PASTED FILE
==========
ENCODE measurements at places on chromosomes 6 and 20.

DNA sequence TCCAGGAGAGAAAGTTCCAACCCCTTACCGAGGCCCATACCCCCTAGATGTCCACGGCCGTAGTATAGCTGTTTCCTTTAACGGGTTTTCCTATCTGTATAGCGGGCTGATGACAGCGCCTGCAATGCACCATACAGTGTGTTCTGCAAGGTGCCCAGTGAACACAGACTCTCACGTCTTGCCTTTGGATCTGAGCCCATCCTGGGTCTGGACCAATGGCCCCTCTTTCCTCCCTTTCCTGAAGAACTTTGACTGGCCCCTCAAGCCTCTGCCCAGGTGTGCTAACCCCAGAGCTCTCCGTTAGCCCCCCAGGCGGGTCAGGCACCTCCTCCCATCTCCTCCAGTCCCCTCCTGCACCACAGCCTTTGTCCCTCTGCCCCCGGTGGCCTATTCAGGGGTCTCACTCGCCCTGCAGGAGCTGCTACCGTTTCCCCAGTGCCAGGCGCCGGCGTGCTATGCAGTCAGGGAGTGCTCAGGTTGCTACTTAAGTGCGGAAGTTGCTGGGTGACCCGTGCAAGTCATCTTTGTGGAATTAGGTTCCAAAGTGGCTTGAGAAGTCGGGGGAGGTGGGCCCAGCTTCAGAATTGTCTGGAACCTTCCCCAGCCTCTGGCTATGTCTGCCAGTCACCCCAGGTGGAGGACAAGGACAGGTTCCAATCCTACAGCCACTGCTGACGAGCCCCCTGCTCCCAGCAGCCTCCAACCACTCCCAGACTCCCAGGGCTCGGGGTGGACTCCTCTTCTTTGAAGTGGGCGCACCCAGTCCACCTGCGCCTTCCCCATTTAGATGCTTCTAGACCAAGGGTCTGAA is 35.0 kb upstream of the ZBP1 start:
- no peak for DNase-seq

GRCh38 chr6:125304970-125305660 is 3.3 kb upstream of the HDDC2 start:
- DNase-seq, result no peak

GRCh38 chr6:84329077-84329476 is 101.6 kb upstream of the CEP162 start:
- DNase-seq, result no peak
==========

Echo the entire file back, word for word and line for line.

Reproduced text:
ENCODE measurements at places on chromosomes 6 and 20.

DNA sequence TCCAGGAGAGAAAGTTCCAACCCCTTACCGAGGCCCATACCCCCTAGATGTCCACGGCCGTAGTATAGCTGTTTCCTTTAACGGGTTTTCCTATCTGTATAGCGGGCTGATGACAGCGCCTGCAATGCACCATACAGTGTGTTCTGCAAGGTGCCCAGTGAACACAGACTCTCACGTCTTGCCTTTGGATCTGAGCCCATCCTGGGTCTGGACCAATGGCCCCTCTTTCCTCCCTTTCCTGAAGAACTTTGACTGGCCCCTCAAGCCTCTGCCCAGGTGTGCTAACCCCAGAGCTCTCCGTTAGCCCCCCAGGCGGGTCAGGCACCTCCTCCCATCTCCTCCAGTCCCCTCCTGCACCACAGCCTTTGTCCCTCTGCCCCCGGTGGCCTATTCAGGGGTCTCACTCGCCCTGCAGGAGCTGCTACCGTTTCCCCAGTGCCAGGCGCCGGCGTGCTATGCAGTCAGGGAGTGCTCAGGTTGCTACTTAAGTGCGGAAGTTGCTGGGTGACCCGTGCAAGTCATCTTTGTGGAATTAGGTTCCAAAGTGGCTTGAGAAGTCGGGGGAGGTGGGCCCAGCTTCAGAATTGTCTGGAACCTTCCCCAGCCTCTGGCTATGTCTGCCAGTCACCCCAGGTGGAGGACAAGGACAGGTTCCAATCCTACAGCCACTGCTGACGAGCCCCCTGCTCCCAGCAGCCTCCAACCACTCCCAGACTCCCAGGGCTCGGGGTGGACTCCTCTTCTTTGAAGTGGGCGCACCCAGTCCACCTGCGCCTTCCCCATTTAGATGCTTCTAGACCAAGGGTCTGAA is 35.0 kb upstream of the ZBP1 start:
- no peak for DNase-seq

GRCh38 chr6:125304970-125305660 is 3.3 kb upstream of the HDDC2 start:
- DNase-seq, result no peak

GRCh38 chr6:84329077-84329476 is 101.6 kb upstream of the CEP162 start:
- DNase-seq, result no peak